The responses where…stop being a cry baby, stop playing the race card, and this was the best one….now maybe we don’t have to feed the welfare babies at school…

    And to think this is 2009…

    • Kalima says:

      This local newspaper comment left my blood boiling. The words ” but they were there and tried their best. Now Norwalk has its all white board and Native Americans were not important to the great expansion of our country and so could be destroyed like buffalo and rounded up like cattle” are just too offensive to sink into my brain. These people crawl from the bowels of the earth like creatures of the night on hands and feet and make no sense except to propagate their stinking, rotting hate. I spit in their general direction!

    • SueInCa says:

      2009 or not, the knuckledraggers would be happy to take us back to the 19th century, except when it comes to their modern conveniences, then they would cry like babies. I am really disturbed at the votes against gay marriage though. What happens to smaller government and how can republicans claim they want small government when they stick their noses in people’s lives like that? Republicans just do not make sense to me overall.

      • BigDogMom says:

        Here I thought we had voted for Gay Marriage here in CT, and everything was ok, now I hear tonight on the 5:00 local news, that there are those that want to repeal it…I am having such a bad day today…

        I think they, the Repugs are getting worse…

    • PepeLepew says:

      That’s really too bad. Politics brings out the absolute worst in people sometimes. In our town (I didn’t get to vote because we just moved to a house a couple of miles outside city limits), a right-wing city councilor was voted off the council because he and a couple other right-wing councilors actually filed litigation against the city because they were mad that a zoning vote didn’t go their way. The lawsuit was thrown out of court and people were annoyed this guy was wasting city resources on a dumb lawsuit. So, it was a good day, locally. The city council was a 4-4 liberal/conservative split, but because this guy filed a specious lawsuit, its a 5-3 liberal majority … with a liberal mayor.

      • BigDogMom says:

        Good for you, you are soooo lucky…we have the Knuckle Draggers now in office…Can’t wait to see how many civil liberties and zoning laws they can break…they’re already talking about breaking the city and teacher’s unions contracts in regards to benefits….have a nice day!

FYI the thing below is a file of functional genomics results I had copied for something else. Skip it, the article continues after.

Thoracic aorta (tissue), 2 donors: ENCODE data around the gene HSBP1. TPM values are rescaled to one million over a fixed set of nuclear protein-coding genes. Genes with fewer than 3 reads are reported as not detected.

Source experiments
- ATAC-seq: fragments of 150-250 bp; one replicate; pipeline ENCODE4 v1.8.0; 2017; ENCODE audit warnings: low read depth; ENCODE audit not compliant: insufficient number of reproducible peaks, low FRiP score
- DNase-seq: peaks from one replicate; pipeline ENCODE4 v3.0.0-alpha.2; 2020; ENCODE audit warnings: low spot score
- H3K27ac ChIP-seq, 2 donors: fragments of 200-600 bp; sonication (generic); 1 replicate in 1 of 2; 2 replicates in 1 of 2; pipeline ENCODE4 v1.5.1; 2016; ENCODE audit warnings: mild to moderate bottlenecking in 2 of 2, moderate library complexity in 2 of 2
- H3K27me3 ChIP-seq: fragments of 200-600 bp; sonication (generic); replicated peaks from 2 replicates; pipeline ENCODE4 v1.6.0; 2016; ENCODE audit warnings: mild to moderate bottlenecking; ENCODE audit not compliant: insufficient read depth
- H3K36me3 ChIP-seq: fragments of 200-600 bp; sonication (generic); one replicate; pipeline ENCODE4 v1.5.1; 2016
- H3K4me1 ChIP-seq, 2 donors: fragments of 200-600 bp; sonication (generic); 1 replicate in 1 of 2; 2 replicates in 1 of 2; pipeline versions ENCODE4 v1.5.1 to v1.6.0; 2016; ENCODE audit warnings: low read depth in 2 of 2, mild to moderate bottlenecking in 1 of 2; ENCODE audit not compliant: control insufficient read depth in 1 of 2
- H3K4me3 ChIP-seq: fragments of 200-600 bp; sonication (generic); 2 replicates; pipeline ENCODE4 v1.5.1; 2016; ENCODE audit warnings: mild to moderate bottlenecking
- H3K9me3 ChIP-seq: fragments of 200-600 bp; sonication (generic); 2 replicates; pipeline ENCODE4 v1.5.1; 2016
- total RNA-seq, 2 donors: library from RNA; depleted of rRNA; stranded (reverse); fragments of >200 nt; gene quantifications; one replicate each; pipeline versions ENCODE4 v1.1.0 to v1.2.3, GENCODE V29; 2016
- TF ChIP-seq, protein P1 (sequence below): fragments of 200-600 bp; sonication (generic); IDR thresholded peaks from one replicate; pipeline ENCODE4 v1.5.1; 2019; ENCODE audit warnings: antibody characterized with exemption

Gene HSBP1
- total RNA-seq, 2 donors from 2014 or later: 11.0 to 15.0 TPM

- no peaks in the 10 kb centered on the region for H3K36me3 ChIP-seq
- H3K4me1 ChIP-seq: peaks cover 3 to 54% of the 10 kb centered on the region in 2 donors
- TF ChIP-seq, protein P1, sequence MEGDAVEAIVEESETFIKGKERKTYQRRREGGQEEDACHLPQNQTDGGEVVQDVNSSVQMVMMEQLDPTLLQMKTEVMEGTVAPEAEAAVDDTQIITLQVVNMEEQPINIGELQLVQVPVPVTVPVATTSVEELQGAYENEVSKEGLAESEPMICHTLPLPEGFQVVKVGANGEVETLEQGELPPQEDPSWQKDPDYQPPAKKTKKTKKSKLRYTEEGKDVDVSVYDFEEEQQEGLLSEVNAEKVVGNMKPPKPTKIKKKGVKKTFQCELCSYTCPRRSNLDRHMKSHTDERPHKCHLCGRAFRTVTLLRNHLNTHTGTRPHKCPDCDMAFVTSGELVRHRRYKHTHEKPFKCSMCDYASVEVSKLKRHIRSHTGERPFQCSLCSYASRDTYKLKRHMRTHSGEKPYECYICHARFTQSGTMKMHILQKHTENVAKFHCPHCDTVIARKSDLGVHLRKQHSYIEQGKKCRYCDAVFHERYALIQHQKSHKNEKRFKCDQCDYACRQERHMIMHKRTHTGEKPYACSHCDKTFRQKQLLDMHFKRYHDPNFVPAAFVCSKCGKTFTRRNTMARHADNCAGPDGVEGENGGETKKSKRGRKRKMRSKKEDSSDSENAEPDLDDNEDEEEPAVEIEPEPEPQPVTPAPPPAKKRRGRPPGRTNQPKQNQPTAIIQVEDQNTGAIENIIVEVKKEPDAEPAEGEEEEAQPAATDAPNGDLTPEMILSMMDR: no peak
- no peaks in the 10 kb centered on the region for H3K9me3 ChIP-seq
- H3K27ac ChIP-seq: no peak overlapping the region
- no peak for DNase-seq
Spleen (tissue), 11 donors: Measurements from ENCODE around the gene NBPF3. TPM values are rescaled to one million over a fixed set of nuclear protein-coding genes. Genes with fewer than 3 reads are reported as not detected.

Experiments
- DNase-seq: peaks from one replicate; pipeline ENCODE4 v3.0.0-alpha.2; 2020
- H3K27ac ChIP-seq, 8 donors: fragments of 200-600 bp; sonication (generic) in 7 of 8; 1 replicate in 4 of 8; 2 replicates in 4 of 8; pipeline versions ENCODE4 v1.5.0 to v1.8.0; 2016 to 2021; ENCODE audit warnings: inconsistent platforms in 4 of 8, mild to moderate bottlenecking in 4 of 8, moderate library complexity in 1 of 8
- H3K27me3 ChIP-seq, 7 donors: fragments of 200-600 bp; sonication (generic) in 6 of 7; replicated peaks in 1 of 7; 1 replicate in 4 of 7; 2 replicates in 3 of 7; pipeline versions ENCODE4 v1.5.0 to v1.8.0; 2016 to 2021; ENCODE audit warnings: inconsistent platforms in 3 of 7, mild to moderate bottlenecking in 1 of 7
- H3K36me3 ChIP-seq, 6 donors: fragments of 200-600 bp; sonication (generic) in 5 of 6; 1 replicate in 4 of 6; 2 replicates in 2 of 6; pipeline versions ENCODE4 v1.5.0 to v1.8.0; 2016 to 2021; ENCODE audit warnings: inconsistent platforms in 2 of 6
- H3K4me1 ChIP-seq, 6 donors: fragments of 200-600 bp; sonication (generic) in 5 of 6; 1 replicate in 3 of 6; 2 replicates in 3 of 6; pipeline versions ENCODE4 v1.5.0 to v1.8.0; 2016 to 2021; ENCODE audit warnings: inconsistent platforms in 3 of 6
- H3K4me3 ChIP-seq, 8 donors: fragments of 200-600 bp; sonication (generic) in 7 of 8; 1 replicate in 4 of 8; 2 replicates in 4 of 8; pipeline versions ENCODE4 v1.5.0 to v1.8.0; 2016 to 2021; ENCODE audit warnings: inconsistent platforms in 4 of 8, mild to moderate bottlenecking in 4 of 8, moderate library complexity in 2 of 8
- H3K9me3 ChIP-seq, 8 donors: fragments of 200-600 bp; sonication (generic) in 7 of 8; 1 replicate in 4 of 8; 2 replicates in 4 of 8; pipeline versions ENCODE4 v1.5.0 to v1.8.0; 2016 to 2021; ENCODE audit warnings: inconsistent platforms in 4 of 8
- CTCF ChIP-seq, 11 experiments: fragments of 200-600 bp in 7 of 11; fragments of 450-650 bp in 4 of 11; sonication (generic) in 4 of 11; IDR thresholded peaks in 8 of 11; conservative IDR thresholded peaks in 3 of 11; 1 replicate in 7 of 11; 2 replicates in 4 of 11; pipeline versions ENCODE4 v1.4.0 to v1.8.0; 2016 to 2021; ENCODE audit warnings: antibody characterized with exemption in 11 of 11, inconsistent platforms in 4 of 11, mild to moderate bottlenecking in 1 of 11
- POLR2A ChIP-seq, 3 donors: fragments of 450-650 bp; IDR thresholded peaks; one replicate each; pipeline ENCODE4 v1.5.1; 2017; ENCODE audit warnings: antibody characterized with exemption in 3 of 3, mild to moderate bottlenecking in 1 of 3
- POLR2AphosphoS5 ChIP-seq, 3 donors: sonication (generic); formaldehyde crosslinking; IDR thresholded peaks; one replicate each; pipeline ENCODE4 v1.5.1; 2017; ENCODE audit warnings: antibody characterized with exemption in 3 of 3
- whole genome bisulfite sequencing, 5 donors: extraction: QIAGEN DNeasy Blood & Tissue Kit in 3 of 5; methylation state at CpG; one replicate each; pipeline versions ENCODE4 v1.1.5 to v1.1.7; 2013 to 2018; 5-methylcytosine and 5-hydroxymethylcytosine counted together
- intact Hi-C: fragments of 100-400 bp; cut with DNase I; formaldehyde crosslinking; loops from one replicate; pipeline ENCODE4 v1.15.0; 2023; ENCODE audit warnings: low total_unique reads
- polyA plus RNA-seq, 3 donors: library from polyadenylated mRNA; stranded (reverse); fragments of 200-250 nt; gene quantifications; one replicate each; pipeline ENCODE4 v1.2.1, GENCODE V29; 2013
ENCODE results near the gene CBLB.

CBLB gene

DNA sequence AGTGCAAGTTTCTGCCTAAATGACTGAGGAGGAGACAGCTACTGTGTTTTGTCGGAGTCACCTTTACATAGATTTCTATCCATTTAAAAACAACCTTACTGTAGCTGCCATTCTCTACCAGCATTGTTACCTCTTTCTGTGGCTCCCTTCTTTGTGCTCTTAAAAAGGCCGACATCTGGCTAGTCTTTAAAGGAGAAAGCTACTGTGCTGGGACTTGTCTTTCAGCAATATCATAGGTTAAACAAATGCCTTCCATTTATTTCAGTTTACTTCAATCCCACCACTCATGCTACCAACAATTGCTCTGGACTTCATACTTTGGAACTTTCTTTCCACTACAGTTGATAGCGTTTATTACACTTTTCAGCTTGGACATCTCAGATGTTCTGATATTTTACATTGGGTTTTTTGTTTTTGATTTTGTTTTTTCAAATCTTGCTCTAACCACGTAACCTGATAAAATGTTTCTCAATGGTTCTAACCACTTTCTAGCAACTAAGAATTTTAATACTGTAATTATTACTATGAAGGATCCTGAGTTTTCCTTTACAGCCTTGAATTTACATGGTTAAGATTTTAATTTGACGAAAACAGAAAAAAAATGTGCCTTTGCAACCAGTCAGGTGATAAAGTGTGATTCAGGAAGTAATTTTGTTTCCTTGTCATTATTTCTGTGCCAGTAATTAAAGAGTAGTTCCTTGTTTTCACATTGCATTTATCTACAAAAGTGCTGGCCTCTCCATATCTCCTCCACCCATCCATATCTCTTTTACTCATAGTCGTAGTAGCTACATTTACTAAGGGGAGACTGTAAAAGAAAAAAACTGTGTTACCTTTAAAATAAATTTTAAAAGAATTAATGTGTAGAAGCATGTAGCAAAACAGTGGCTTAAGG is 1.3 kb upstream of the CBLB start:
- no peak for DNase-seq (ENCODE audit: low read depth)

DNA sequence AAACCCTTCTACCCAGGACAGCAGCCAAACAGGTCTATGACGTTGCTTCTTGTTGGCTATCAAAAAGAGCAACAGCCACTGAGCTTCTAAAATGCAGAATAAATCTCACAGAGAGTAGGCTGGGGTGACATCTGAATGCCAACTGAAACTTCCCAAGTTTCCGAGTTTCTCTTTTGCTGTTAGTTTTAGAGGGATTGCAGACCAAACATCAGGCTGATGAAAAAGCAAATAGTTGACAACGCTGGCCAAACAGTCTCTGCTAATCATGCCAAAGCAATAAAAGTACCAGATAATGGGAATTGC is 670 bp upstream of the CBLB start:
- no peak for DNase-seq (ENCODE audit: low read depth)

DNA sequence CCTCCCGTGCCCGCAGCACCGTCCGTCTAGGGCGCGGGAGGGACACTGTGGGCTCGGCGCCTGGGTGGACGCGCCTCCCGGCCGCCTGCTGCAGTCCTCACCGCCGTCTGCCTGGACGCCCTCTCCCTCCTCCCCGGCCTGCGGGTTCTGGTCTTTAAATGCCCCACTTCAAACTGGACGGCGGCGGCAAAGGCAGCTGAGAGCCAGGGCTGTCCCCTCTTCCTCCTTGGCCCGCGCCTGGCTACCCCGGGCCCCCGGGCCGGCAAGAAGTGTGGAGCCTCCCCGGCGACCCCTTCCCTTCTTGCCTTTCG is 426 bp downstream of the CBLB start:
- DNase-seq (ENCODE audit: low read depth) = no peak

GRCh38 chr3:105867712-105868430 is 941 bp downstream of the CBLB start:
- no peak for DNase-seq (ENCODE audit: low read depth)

• nellie says:

      Our discourse has gotten so meanspirited. It’s more about gotcha and who can I put down than about problem solving. This is what turns me off at HP. I go there to learn more from the community — there are a lot of very knowledgeable people who go to that site — but all the gratuitous sniping and superior posturing is not something that I want in my day.

      It’s hard to understand people with so much resentment and anger that they have to lash out with these kinds of insults. My sympathies to Norwalk.

      • BigDogMom says:

        Thank you, the more things change the more they stay the same sometimes…just when I think we are moving forward, your post and my local elections just show me how much further we need to go….

        I too have just about stopped going to HP, was there this morning sniping away, and then thought, this is not doing anyone and myself any good…time to stop

        • kesmarn says:

          Our local election was disappointing, too. The big contest was for mayor of our city (also county seat, pop. about 300,000). A well respected Dem candidate was defeated by an independent who was strongly backed by the local Clear Channel AM radio station (the one that carries all the Limbaugh-type hate programming) and who promised that the city would become more “business friendly” (translation: no taxes on corporations and no environmental law enforcement). And a State bill that would have allowed tougher environmental restrictions on huge factory-farms went down, too.
          Sigh.
          Sometimes it feels as though we’re going backwards around these parts.

  8. javaz says:

    Gay rights is an issue very near and dear to me.
    I have 2 family members and a few very good friends that I am very close to, and have witnessed firsthand the harassment, abuse and threats, and all of them were directed at them just because they are gay.
    I do think that things have changed and gay people are more accepted now, but I also know that that is not the case in every day life.
    The only experience that I ever had, personally, where I could finally understand the fear, was a few years back when I had very, very short hair for a woman.
    It was a stupid thing, and in no way threatening, but it made me think about the people who taunted me and what it could have meant under different circumstances.
    I had gone grocery shopping, and was loading the trunk, and an older woman walking with her husband stopped and pointed at me and said very loudly -- “She’s one of them! She’s a Lesbian!”
    I laughed at that, but when I returned home, it occurred to me that had it not been an older couple, but a hateful pair of rednecks, that I could have faced a very real and potentially dangerous problem.
    I cannot imagine living in fear but that is exactly what gay people live with every single day of their lives.
    You never know where you’ll be in encountering ignorance and hate.
    Thank goodness that people cannot distinguish liberals by their appearance!
    I agree with this post and wonder if slavery had been put up for a vote, or women’s rights to vote, or even abortion, and yes that one is still under threat of being overturned, but there are social issues that should never be allowed for the populace to decide.
    Then again, look at our Supreme Court, that is conservative and always against the people, and always on the side of the corporations.
    We must always be vigilant.

  9. KQuark says:

    I am hugely disappointed by the vote in Maine. I just don’t get people voting for less love in the world instead of more. It’s just fucking crazy.